When asked if the systems should be in place to help the actual individuals suffering from paedophilia he said that “They are coming forward hopefully as seeing that they themselves are risks to themselves or to someone else.” He stopped short of saying that the introduction of a system would also be positive because it helped the paedophiles themselves, that is to say, helped them with a mental health issue and from becoming sex offenders. Naughten himself demonstrated why we need to turn the mental disorder paedophilia into something that can be discussed; by sufferers, their families and by the media.
At the moment, despite our 21st century romance with promoting mental health, we don’t want to help sufferers of this particular condition because it’s politically toxic. Naughten was reluctant to even say the word, instead preferring “this particular issue” and the bizarre “paedophilia-type tendencies”. It’s clear then that there needs to be a serious discussion had about paedophilia and child abuse in Ireland, but not along the line that are being touted today. There are currently two huge problems. The first is the non-existence of a framework to deal with one of the most pressing mental health issues in Ireland today and the second is child abuse. We’re currently ignoring the principle of cause and effect. If we don’t address the former then we won’t be able to combat the latter.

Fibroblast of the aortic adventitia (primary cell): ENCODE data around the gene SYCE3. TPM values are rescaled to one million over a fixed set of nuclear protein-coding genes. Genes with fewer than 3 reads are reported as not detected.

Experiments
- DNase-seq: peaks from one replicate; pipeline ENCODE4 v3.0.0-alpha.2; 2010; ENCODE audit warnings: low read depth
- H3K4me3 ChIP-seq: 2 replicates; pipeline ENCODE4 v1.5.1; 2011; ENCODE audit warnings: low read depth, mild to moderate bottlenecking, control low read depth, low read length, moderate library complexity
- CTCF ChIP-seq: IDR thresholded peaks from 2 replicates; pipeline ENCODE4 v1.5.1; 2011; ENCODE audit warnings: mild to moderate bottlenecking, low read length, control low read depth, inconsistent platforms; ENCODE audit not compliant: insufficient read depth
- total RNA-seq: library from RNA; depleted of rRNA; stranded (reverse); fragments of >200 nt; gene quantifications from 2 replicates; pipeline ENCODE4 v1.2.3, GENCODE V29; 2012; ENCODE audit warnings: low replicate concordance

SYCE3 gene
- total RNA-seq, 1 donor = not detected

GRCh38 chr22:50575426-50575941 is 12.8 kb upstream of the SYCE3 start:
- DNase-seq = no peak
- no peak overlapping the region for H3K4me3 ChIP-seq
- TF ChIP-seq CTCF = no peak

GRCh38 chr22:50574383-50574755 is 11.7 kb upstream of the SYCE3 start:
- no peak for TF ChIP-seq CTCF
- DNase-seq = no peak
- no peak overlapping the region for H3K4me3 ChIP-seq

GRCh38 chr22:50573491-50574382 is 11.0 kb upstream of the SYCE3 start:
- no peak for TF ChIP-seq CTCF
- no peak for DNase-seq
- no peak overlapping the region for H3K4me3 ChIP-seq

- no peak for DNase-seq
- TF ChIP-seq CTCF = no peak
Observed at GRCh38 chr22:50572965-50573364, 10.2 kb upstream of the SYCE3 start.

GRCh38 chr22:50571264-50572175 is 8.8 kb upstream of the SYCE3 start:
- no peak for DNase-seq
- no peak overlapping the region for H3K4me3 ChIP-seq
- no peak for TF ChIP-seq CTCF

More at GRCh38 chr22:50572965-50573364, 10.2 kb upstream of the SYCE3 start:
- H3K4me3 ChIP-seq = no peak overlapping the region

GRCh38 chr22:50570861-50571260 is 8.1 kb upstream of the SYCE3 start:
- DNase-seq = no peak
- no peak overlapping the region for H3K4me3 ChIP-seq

Normalising paedophilia does not mean normalising child abuse. The first step is putting a system in place as exists in other countries, but if we want people to avail of these services then we can’t continue to use the word paedophile, or worse paedo, as synonymous with child abuser and monster, because it’s just factually incorrect.
People are wary of accepting paedophilia as a mental health condition for fear of it offering an excuse for child abuse. Some might wish to see paedophilia unrecognised as a mental health condition. This would leave us back where we started. If people can’t seek help, then their condition will worsen and, for paedophilia it worsens in an environment wherein even if they tried to seek help they would be ostracised. The only way to improve the situation, from both a child safety and a mental health perspective, difficult and all as it may be, is with public discussion.